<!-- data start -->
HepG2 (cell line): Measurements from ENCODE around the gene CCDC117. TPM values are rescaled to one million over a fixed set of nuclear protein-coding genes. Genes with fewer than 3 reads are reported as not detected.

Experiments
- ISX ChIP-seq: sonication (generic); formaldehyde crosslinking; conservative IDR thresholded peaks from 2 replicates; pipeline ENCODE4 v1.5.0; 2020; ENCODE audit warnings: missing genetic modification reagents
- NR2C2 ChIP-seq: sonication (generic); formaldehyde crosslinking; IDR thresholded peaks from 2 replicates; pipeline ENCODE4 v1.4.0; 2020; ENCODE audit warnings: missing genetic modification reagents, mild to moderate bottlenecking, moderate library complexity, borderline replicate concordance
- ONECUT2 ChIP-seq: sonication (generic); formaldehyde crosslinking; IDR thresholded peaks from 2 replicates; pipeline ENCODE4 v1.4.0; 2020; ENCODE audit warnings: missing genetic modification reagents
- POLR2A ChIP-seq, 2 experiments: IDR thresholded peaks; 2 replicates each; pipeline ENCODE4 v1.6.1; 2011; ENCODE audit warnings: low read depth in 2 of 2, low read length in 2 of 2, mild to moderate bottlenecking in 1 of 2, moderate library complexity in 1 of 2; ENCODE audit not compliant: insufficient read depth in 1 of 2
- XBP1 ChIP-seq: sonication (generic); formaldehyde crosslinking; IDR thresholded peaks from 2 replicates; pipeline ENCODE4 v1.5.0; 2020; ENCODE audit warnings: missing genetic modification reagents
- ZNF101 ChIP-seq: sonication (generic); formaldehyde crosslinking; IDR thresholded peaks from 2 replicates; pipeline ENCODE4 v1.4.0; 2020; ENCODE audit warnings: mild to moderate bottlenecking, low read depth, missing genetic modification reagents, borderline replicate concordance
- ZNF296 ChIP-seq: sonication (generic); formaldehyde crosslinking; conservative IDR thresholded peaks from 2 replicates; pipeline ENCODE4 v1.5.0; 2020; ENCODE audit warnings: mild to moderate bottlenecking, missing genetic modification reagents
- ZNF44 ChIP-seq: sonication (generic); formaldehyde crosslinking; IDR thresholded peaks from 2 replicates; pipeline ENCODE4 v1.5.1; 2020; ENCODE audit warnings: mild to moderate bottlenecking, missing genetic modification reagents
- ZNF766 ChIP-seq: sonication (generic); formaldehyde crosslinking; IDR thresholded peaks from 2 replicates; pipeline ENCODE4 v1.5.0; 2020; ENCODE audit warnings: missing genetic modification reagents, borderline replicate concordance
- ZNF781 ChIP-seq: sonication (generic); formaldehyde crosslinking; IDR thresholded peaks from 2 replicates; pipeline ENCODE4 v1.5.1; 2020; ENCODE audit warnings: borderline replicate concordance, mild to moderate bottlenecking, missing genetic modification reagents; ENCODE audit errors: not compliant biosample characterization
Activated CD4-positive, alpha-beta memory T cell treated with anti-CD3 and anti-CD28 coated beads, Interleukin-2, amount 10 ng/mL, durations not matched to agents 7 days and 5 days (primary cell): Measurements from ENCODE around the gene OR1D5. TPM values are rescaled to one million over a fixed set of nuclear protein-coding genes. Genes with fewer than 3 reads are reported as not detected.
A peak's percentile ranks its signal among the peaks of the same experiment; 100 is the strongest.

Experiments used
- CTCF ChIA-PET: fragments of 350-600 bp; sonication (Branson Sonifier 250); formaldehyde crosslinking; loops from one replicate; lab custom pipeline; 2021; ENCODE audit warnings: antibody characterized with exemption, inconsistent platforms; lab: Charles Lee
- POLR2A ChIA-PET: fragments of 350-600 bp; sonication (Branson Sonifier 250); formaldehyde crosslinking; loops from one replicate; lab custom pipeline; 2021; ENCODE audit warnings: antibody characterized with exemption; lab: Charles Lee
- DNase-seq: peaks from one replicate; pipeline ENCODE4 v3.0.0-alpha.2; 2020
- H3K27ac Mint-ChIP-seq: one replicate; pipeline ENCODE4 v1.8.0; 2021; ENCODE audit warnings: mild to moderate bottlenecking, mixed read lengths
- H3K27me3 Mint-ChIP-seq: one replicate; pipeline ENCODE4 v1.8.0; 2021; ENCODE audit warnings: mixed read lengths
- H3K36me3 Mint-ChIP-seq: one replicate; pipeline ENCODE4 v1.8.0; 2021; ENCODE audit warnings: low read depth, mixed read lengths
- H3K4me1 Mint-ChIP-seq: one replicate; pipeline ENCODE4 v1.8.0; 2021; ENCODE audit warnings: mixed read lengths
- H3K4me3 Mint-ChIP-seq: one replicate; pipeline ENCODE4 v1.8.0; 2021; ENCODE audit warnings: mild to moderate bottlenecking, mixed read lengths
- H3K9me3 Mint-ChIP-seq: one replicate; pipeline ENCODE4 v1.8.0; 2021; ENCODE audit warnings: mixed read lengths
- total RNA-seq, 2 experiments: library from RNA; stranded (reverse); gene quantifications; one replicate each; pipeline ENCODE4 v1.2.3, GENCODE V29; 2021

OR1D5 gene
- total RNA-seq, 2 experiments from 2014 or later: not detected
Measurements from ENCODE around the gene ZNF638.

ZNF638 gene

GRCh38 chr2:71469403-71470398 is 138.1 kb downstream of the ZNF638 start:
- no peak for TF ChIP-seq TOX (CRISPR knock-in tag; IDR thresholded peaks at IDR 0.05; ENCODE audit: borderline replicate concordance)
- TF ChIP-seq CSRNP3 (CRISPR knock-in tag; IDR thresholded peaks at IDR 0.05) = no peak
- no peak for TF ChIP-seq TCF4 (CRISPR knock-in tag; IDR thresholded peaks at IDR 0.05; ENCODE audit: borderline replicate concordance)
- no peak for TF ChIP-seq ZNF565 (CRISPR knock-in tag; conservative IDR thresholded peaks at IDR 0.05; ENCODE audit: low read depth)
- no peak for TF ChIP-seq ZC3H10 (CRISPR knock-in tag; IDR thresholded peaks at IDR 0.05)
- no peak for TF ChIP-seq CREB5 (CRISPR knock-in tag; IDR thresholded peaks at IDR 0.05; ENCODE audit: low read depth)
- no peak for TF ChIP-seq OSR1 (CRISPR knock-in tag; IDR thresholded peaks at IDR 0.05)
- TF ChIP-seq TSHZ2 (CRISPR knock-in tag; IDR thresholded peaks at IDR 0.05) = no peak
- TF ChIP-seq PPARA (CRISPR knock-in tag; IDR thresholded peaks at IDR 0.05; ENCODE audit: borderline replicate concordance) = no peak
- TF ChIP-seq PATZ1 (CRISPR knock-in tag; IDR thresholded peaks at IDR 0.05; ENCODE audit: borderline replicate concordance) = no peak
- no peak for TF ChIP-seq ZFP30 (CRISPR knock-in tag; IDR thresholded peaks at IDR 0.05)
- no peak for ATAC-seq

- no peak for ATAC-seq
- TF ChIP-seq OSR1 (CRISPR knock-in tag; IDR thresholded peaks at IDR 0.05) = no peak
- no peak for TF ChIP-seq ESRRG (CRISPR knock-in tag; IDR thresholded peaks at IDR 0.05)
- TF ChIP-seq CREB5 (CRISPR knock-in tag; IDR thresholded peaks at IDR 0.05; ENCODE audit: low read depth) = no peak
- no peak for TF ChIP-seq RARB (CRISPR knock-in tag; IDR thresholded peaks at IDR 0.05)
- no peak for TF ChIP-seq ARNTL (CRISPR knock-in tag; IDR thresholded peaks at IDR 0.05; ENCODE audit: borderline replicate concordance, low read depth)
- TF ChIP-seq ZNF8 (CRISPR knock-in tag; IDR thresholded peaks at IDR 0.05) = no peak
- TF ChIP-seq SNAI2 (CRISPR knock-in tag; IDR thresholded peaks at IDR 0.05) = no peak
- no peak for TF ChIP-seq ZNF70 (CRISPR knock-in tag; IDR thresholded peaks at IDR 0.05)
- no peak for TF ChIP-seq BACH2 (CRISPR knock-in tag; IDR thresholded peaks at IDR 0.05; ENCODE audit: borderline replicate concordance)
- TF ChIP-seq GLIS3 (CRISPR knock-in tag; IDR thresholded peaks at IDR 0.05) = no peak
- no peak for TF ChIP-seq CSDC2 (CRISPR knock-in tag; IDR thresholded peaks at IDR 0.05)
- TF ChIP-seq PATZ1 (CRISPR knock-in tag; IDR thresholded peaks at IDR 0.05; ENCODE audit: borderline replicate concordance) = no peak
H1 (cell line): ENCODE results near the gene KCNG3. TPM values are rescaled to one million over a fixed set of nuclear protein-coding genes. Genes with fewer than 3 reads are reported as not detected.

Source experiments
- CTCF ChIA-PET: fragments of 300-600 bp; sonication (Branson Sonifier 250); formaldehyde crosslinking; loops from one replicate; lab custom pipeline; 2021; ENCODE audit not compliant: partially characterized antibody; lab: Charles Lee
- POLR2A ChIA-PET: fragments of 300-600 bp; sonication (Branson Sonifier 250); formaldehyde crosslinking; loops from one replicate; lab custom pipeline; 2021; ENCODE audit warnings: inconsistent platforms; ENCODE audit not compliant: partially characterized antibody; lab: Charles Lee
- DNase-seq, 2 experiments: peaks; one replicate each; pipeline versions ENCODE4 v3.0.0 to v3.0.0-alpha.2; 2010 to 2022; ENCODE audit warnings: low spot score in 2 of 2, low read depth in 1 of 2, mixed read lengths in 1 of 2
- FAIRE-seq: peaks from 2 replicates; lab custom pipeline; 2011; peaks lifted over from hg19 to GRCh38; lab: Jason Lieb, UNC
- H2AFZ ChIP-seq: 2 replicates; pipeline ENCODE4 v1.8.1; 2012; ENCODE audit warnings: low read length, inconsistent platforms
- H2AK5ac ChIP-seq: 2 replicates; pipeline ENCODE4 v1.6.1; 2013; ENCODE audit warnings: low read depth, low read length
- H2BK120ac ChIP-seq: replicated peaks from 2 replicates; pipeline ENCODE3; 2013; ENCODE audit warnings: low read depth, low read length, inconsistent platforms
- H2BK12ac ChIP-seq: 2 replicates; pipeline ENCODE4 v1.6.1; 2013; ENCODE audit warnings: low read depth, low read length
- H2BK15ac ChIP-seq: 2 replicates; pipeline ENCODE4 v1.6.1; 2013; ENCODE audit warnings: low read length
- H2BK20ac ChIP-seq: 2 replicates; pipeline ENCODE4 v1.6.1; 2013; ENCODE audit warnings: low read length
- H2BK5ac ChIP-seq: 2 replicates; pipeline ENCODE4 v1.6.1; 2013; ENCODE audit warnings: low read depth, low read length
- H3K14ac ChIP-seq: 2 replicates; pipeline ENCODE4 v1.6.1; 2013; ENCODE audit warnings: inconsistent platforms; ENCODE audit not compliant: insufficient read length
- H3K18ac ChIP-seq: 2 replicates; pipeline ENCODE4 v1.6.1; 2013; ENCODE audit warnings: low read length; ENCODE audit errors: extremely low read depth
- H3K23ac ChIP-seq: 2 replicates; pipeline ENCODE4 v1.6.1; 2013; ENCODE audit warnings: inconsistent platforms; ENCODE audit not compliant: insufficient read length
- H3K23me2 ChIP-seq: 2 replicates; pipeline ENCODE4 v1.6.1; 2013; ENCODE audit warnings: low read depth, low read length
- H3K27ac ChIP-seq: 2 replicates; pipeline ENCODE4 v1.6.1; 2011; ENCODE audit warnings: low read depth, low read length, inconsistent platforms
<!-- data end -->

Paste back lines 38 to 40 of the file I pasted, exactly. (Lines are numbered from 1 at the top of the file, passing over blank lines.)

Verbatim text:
- TF ChIP-seq TSHZ2 (CRISPR knock-in tag; IDR thresholded peaks at IDR 0.05) = no peak
- TF ChIP-seq PPARA (CRISPR knock-in tag; IDR thresholded peaks at IDR 0.05; ENCODE audit: borderline replicate concordance) = no peak
- TF ChIP-seq PATZ1 (CRISPR knock-in tag; IDR thresholded peaks at IDR 0.05; ENCODE audit: borderline replicate concordance) = no peak